• When you create a poll, you should click the "Public Poll" box so that pollees can see how each other voted. In particular, you can see how experts voted.



  • Yeah, I only recently noticed this option. I'm trying to remember to use it in all polls (evidently I'm forgetting quite a lot ^).
    The "4 is a transfer to 4" award goes to Jinksy - PhilKing
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    #10 User is offline   MrAce 

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    Posted 2014-November-24, 11:08

    You can always write a comment saying something like "even though I voted for option a, I am convinced that option b is better". I had seen people doing this, including me, and I find it perfectly normal to be persuaded by other's arguments, whether we admit it or not.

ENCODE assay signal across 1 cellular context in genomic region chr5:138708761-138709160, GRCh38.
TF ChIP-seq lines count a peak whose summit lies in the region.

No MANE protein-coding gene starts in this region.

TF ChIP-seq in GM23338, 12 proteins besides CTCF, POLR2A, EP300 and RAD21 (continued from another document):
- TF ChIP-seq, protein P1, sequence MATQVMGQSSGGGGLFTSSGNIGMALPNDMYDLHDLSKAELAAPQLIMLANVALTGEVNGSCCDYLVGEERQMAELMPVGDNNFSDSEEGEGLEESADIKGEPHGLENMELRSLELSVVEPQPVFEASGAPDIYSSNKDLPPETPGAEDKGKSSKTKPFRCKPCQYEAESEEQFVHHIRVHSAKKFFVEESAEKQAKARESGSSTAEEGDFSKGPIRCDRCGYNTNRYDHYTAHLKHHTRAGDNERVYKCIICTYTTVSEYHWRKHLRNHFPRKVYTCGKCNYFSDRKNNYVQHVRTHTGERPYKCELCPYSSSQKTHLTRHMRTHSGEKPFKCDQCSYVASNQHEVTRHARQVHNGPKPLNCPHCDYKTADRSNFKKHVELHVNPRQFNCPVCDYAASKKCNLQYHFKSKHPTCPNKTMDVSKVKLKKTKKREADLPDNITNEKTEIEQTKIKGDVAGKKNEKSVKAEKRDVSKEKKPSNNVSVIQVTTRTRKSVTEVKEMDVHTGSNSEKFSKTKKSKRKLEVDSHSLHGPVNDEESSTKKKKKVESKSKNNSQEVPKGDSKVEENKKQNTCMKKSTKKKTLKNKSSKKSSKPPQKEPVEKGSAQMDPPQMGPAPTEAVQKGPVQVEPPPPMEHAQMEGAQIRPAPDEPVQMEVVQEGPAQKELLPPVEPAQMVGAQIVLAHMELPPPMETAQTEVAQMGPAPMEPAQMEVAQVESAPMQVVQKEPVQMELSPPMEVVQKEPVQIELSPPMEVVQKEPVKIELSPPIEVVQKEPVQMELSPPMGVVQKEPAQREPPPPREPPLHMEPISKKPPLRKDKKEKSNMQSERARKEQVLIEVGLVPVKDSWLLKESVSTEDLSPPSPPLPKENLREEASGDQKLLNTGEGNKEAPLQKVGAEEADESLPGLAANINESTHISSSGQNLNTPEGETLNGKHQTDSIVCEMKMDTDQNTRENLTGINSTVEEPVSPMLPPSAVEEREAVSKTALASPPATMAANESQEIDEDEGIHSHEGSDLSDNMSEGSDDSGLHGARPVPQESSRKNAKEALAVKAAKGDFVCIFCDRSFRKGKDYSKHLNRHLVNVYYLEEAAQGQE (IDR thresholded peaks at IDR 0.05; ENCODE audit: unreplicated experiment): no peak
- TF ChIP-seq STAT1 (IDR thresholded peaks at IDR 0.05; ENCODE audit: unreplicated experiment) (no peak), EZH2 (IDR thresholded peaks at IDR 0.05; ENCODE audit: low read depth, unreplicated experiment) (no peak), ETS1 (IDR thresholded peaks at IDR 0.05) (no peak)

Don't get me wrong, I am not saying that we should always announce the change of mind for the record, however I have been going through old topics lately and making a collection of comments by same people who are arguing totally the opposite of what they said in the past, including myself, and I find it quite amusing how strongly one can argue both sides of the argument in different times Posted Image. Not only that but can actually be mean to another poster for arguing the option that we advocated in the past. Posted Image
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    #11 User is offline   ggwhiz 

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    Posted 2014-November-24, 11:18

    I never change my vote but often post what I was thinking at the time even when I'm wrong. Looking like an idiot is the best part of my game.